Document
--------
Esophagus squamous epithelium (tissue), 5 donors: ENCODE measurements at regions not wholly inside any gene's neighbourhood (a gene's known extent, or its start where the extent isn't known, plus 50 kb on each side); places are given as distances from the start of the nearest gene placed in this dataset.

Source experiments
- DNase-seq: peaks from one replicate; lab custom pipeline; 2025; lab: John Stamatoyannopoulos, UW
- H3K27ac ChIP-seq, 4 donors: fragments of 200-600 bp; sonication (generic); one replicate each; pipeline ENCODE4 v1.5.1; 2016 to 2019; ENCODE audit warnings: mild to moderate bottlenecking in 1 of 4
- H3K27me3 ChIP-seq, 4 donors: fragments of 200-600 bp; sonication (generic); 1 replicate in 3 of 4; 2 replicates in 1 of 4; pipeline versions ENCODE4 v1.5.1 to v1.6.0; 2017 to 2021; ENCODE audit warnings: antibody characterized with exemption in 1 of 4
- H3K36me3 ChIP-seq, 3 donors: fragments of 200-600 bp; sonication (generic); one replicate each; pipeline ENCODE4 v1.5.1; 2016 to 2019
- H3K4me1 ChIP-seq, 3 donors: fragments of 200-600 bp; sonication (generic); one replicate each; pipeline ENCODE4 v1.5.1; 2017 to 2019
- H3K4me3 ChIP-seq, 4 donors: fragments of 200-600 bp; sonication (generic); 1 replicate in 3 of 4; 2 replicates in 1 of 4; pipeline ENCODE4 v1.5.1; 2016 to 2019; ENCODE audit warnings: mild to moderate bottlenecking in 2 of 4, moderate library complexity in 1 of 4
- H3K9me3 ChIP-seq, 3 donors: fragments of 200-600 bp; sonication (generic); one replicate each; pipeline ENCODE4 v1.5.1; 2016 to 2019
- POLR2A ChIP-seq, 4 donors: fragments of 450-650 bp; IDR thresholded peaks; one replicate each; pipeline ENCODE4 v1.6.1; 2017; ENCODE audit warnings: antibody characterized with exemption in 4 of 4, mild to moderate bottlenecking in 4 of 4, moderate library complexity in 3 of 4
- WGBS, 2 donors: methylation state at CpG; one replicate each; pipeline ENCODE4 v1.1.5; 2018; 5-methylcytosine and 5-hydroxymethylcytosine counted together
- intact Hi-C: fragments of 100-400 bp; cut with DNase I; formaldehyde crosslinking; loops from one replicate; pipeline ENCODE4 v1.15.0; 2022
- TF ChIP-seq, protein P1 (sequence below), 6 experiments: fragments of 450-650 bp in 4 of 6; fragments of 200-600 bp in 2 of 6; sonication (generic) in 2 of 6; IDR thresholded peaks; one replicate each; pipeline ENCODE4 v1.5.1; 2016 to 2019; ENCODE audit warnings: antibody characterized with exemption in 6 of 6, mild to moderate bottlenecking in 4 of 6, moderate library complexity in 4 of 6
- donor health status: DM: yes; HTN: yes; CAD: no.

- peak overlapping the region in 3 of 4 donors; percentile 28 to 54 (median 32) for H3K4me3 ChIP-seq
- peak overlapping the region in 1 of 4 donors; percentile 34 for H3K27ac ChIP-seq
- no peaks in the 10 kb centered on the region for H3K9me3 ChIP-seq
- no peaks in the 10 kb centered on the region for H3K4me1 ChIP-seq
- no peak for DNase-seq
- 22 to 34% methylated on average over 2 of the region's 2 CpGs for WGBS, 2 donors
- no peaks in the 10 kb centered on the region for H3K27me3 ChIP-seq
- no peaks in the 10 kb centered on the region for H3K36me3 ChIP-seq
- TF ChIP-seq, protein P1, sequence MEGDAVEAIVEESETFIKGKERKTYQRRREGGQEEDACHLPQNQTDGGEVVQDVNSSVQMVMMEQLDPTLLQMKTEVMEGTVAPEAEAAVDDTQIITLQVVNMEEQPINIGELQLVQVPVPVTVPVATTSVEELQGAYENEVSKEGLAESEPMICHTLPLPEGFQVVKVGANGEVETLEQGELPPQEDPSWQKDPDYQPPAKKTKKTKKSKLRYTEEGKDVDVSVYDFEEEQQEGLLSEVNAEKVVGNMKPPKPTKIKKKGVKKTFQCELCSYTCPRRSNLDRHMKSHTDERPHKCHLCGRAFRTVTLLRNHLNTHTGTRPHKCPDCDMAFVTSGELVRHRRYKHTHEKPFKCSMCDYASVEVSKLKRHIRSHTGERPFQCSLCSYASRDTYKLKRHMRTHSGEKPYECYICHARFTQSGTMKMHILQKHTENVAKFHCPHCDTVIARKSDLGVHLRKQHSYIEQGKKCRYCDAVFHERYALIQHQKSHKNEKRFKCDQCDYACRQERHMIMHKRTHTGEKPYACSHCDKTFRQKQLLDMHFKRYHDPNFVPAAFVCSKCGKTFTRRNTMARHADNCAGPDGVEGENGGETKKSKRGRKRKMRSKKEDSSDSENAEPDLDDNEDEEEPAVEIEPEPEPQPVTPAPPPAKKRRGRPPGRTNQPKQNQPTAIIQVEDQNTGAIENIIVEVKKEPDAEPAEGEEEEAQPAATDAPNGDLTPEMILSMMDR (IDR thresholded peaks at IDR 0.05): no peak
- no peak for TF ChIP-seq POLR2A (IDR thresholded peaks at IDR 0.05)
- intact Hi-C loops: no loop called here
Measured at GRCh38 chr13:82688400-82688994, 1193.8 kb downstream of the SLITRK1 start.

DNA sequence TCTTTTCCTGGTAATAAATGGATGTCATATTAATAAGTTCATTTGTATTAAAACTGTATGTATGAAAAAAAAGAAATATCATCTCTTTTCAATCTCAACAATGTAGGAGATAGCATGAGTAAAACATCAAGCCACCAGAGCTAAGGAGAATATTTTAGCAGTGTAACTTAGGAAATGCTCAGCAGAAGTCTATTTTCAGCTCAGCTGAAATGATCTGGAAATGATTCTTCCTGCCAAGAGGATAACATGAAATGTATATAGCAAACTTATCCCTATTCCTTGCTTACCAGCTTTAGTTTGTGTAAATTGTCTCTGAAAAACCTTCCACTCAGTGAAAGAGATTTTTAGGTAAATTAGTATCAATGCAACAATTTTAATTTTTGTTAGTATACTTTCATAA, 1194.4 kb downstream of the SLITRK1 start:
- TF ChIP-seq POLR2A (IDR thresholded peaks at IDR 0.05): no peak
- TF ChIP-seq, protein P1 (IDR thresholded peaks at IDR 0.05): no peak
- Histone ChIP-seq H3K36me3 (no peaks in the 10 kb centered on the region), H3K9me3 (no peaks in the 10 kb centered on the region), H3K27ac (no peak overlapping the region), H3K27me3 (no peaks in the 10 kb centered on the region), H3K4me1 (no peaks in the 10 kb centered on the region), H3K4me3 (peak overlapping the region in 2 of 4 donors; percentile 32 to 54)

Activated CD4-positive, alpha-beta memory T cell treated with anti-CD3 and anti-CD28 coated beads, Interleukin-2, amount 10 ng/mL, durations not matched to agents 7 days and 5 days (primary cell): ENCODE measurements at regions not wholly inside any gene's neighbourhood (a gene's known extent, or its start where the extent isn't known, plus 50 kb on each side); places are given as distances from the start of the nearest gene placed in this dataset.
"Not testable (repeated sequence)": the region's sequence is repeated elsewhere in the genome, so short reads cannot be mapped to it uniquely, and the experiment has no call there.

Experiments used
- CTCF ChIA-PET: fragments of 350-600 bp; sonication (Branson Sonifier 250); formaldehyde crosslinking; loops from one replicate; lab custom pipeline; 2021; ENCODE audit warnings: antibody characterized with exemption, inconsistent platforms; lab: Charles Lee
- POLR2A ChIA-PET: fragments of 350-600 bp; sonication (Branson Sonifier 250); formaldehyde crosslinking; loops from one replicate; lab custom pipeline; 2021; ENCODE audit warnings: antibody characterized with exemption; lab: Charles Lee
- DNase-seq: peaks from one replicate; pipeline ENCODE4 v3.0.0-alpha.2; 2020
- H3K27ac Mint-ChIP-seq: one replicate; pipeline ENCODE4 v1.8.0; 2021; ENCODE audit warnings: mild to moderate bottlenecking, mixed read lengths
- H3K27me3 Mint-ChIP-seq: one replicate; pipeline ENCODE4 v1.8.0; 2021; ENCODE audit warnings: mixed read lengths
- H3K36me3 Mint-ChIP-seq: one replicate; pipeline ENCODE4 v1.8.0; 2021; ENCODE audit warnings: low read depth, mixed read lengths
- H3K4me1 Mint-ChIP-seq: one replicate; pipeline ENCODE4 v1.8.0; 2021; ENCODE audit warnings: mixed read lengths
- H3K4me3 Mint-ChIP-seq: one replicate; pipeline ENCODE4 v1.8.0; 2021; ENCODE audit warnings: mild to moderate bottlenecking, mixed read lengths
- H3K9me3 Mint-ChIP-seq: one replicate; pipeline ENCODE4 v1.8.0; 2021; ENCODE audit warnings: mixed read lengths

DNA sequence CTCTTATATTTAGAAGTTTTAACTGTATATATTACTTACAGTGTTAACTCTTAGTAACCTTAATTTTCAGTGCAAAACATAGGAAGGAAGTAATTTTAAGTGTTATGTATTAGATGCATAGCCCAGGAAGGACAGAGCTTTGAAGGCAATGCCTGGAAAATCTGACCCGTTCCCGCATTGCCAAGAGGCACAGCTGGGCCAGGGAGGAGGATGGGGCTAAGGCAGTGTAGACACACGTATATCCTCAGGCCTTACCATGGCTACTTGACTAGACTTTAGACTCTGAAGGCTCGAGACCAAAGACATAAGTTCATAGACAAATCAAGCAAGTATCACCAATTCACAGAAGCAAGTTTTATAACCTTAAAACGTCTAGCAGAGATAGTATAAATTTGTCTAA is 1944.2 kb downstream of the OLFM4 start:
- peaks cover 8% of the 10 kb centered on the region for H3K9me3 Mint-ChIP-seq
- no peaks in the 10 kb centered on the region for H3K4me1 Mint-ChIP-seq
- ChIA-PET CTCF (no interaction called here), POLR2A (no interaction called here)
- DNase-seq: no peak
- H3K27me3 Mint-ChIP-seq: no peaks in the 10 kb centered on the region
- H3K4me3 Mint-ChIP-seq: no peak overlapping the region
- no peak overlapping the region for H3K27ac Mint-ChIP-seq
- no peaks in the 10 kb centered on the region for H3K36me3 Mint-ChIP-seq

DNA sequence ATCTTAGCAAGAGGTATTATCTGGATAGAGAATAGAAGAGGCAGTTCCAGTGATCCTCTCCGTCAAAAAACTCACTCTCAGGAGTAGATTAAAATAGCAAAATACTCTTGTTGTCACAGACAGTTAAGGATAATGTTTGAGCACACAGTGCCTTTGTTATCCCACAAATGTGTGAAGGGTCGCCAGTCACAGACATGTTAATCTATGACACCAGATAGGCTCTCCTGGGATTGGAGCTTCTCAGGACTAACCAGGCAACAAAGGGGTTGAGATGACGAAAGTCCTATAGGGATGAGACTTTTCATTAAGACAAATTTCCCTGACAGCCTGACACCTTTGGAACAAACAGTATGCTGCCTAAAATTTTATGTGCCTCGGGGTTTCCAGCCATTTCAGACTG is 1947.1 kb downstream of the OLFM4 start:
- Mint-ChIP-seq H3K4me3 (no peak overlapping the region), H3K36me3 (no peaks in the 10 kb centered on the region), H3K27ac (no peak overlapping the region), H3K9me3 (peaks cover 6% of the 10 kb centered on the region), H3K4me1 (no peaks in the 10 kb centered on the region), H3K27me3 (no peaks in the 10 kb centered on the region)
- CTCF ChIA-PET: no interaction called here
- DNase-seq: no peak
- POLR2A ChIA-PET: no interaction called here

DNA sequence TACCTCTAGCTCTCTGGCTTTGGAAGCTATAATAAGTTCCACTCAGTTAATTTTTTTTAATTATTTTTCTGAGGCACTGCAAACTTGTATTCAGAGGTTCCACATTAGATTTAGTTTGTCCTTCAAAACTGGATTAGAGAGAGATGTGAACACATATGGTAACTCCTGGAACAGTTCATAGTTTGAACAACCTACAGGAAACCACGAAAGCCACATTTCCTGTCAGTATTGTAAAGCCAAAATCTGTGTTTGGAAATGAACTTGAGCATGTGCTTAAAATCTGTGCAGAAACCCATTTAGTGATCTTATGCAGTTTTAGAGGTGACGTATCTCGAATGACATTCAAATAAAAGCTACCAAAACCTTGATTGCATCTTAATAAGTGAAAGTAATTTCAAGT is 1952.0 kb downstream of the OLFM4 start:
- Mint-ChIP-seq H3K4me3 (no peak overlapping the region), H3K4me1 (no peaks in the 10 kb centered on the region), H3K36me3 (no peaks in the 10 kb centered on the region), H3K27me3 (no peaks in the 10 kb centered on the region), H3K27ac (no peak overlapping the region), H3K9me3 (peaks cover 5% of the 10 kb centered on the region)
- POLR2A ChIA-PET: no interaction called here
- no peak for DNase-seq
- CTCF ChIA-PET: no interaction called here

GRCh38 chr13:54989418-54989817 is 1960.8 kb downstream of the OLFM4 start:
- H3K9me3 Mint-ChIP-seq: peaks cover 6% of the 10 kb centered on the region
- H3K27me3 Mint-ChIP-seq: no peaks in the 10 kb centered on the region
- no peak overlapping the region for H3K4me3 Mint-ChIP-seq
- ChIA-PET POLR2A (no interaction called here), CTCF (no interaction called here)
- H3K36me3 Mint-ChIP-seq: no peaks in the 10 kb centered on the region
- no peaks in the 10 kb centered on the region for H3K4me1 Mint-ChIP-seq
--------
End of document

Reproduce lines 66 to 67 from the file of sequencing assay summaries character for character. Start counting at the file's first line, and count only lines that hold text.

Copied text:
- ChIA-PET POLR2A (no interaction called here), CTCF (no interaction called here)
- H3K36me3 Mint-ChIP-seq: no peaks in the 10 kb centered on the region